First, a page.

On the field, Stewart would later state that as he put his hands above his head for the usual clapping encouragement, the resounding thunder of nearly 8,000 fans doing the same sent electricity right through his body. “I had to do a good jump, I just could not disappoint!”. And when his 7.63-metre clearing good for 3rd place appeared on the board, the stadium erupted. Shortly afterward Stewart draped himself with the red and white flag, wore it as a cape, and victory lapped around the stadium under a pink evening sky. As for our French announcer, there were smiles all around in the busy booth and even slaps on his back; His disobedience may well have helped create one of the most memorable moments of the 2010 championships.










Stewart landing in Stadium pit                                               A well-earned medal being presented by Mike Powell, Triple Jump world record holder. Pictures;                                                                                                         courtesy of The Times & Transcript.


Lalonde the Local places sixth in 3,000m Steeple Final – Thursday evening, July 22

Moncton native Geneviève Lalonde raised thousands of eyebrows when she finished second in heat 2 of the 3,000m steeplechase, setting a new national junior record of 10:03:88. Two days later, Lalonde’s fans, family members, friends and the premier of the Province, Shawn Graham, all scrambled to secure a seat in the Stadium to watch her build on that magical qualifying round. Lalonde did not disappoint. Dodging numerous raindrops, she finished sixth, and set a North American junior record of 9:57:74 in the process. Still today, she fondly remembers the race’s ending.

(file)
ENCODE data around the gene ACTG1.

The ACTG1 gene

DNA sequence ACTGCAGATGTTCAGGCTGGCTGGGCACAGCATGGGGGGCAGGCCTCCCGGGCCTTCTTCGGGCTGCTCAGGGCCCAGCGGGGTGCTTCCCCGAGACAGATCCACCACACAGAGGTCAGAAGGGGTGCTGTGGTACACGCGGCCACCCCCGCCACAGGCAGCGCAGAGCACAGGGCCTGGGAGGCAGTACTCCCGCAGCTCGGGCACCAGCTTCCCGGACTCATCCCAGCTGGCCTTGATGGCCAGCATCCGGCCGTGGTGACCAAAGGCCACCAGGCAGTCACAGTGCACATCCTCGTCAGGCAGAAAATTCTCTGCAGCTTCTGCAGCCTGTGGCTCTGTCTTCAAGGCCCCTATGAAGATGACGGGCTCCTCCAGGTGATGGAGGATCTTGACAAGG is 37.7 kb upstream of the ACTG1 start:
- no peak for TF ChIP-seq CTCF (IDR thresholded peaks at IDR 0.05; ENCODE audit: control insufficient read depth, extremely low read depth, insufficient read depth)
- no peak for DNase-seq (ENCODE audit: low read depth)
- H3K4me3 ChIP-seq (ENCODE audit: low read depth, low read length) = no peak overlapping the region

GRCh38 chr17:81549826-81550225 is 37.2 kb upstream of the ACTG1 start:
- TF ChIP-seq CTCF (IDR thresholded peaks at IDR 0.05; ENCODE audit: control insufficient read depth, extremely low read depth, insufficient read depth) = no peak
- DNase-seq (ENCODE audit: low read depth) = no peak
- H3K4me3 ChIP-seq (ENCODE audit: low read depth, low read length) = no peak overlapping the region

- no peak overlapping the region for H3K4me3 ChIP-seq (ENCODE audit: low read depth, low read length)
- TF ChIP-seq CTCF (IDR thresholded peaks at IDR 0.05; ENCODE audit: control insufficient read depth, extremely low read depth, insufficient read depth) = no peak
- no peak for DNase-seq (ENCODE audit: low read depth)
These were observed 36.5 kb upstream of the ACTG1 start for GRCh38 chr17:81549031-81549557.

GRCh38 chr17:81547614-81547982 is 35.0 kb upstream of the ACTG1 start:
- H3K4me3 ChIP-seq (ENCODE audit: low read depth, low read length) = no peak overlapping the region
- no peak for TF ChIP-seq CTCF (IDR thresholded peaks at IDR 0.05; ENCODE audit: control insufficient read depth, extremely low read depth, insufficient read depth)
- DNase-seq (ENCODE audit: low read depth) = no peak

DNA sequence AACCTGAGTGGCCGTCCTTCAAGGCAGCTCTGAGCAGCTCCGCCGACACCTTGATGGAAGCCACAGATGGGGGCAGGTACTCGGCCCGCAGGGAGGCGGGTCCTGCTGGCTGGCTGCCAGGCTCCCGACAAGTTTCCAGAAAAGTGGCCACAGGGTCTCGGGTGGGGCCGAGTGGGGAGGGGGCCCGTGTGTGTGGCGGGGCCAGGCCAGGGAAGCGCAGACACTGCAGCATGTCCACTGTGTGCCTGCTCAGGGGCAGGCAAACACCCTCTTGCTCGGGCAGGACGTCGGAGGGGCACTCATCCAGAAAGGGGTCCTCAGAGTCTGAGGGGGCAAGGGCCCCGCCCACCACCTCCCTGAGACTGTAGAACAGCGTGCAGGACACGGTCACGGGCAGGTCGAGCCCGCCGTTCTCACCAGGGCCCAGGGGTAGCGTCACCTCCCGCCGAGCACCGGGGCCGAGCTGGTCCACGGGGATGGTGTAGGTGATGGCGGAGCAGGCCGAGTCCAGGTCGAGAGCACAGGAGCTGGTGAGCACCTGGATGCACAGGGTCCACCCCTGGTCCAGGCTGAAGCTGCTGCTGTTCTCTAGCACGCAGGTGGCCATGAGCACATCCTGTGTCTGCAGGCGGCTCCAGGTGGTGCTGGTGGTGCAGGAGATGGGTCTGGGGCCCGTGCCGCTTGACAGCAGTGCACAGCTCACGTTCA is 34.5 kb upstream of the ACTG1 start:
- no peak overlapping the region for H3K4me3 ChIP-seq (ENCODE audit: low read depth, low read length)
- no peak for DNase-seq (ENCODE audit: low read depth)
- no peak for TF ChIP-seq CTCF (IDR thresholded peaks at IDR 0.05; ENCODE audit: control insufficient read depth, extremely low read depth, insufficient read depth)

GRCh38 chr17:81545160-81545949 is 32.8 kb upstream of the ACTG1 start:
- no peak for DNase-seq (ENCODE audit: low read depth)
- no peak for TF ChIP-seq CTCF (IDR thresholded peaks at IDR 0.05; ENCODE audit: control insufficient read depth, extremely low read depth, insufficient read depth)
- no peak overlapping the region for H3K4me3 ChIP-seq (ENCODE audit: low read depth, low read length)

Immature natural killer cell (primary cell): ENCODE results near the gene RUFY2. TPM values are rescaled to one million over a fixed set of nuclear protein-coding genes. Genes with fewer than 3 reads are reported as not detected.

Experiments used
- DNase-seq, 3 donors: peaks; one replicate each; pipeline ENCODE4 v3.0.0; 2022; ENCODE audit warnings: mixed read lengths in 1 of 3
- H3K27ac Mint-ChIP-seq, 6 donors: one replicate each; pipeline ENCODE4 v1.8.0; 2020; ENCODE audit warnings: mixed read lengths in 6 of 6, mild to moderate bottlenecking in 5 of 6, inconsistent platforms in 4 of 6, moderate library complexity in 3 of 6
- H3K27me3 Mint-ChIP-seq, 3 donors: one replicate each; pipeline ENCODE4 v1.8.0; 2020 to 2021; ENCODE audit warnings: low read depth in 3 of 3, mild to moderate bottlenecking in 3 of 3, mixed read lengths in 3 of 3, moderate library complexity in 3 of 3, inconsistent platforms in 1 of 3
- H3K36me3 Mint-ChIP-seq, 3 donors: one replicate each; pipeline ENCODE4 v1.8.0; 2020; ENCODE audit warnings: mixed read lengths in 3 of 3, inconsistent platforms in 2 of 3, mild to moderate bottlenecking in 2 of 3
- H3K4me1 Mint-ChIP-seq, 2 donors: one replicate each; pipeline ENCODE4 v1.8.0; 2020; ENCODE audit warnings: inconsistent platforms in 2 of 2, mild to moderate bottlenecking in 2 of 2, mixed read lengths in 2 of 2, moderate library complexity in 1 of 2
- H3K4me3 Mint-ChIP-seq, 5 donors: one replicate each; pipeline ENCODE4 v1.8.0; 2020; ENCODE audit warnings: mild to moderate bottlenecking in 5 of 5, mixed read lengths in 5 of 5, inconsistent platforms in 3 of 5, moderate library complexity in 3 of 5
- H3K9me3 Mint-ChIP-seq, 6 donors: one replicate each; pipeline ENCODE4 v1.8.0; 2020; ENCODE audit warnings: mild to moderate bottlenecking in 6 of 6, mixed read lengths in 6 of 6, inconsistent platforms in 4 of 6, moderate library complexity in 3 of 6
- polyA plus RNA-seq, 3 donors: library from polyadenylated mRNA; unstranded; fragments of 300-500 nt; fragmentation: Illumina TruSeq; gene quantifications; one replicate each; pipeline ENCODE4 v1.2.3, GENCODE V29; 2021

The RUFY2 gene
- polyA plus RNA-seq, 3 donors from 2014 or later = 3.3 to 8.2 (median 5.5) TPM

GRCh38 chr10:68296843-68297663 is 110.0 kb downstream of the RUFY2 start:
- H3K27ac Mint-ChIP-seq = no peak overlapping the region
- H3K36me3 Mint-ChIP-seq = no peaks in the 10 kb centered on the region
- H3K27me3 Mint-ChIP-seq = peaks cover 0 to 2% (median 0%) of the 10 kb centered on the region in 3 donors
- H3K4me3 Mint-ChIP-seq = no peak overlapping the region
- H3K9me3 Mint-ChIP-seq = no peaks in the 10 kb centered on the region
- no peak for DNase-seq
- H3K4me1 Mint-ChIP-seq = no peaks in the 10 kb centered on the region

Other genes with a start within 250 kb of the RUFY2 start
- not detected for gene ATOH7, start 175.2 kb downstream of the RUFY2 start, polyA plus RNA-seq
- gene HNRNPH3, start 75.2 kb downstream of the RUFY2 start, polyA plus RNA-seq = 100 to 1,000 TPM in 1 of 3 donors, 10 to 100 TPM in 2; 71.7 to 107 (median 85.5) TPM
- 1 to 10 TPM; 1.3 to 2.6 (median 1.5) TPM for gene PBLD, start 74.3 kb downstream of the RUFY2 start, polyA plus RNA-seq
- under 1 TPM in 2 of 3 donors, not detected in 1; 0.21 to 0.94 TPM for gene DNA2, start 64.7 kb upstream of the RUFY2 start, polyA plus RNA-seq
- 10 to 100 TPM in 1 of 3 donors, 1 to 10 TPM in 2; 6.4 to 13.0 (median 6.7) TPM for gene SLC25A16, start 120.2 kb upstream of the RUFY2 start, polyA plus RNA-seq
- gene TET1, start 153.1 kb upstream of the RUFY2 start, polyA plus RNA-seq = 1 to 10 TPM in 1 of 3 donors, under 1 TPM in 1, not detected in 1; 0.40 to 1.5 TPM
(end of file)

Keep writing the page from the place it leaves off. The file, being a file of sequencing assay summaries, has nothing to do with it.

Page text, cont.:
“What other international event can you finish and have the people closest to you waiting for you at the line?” she said.

Friday Night Lights Finally Shine on Aaron Brown – Friday, July 23

The young sprinter from Toronto, and today one of the premier sprinters in the world, had entered the competition as a medal hopeful. But after fading to fifth in the 100m final, his ability to deliver in crucial moments was being questioned. In the 200m heats, he cruised to a personal best time of 21.21 seconds. In the semi-final, he improved his time again to 21.12. Still, he was the slowest to make the final. On Friday night, despite his unfavourable delegation to the eighth lane – where a far stagger prevents runners from seeing their competitors - Brown delivered his best race of the championship. His clocking of 21.00 seconds earned him the bronze medal, and allowed him to edge out fourth place finisher and eventual 400m world record holder Wayde Van Niekerk of South Africa by two hundredths of a second. It was Canada’s second of two bronze medals of the championship.

Aaron Brown post 200-meter final                            Cherishing his bronze medal.  Pictures; courtesy of Times & Transcript.


In our next and final article, athletes, local coaches and members of the championship’s organizing committee reflect on how the championship has left a lasting impression on them and their community in Greater Moncton.

Cyr is a journalist from Prince Edward Island who has written for The Globe and Mail, The XC, and Canadian Running Magazine. His first book, Runners of the Nish, was published in 2018.